Assassin’s Creed: Brotherhood (2010)
Oh man. He’s got a posse now. The box art for Assassin’s Creed: Brotherhood has attitude. It says, “We’re here and you can’t do anything to stop us.” Again, I wonder if I should interpret that coming from the game or Ubisoft. This is also the first time our hero (or heroes) are set in a completely abstract location, which if you’ve played the game, you know probably takes place inside an Animus, but for what the box art needs to communicate, this is really about the team of characters.
This was almost my favorite box art of the bunch, just for how it matched the themes of the game.
Assassin’s Creed: Revelations (2011)
For a box art that claims to make revelations, the Assassin’s Creed: Revelations box art does a pretty good job at hinting at them, at least if you’ve played the main games up until this point. Set, again, on an animus background we see both Altair from Assassin’s Creed and Ezio from Assassin’s Creed 2 and Brotherhood. If you know the characters, then you know that if they meet, there must be some serious story reveals coming. I also like how Altair seems to have his blade out to stab secretly, while Ezio, true to his character, has his out ready to take anyone on from the front. There’s a nice duality to it. Nice job, Ubisoft.
Assassin’s Creed 3 (2012)
What I love most about the Assassin’s Creed 3 box art is the amount of motion it has. We see the flag waving in the background, dirt scattering as our hero topples a soldier and is about to tomahawk him in the face. It’s pretty visceral for a series of games that have become more and more visceral as they’ve went on. The art also tells us that the game takes place during the American Revolutionary War with two warring sides and our hero between them. It’s beautiful, if you can describe many imminent murders that way. This is my second favorite Assassin’s Creed box art.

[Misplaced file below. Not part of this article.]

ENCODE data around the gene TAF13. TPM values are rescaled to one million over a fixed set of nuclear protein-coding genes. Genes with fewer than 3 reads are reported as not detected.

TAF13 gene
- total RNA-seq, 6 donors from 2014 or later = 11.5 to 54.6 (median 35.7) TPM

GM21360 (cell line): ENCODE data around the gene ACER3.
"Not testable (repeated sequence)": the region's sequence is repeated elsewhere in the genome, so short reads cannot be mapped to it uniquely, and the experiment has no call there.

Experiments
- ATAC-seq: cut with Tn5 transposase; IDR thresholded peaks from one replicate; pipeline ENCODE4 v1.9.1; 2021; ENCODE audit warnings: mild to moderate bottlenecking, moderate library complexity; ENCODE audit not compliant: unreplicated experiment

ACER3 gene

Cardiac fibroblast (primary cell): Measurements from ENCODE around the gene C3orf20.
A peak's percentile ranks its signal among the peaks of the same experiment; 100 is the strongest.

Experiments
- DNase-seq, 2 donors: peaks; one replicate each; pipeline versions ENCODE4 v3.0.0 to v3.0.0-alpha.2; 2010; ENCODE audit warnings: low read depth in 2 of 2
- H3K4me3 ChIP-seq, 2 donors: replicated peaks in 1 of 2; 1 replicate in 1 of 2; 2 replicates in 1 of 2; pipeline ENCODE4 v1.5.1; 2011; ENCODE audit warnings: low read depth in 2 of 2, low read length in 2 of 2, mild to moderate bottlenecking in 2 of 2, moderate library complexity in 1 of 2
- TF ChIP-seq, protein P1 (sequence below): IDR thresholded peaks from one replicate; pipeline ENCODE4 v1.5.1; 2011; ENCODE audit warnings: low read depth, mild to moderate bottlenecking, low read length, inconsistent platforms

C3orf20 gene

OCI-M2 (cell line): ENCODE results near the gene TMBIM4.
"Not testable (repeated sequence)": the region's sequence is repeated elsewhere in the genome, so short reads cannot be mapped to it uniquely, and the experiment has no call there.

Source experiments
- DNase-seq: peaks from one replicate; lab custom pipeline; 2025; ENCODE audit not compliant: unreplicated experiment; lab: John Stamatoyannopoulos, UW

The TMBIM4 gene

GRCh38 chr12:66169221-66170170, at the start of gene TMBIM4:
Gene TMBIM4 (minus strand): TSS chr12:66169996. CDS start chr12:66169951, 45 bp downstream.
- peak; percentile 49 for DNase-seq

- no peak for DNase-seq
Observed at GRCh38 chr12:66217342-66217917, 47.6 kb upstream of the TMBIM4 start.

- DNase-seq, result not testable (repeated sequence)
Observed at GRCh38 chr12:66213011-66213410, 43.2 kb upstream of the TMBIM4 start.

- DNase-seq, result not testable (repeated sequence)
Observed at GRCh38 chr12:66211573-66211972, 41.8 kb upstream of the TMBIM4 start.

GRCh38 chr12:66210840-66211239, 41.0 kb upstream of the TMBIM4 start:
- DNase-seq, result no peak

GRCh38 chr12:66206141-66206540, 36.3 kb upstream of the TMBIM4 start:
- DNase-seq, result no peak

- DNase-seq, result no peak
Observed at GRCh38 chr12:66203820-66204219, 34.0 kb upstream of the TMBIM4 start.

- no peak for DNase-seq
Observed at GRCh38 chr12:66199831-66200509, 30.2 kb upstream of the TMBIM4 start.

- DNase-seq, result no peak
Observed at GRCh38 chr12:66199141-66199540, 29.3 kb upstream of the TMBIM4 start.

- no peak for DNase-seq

Assassin’s Creed: Liberation (2012)
The Assassin’s Creed 3: Liberation box art is disappointing, especially when you consider that it came out the same day as Assassin’s Creed 3 proper. It’s so boring. I see that someone wanted to make sure people understood that this game was Different. It has a female, African-French protagonist that uses both guns and blades. She’s badass, but she’s just standing there. There’s no motion or drama in the art. It’s stale and I don’t like it.
Assassin’s Creed 4: Black Flag (2013)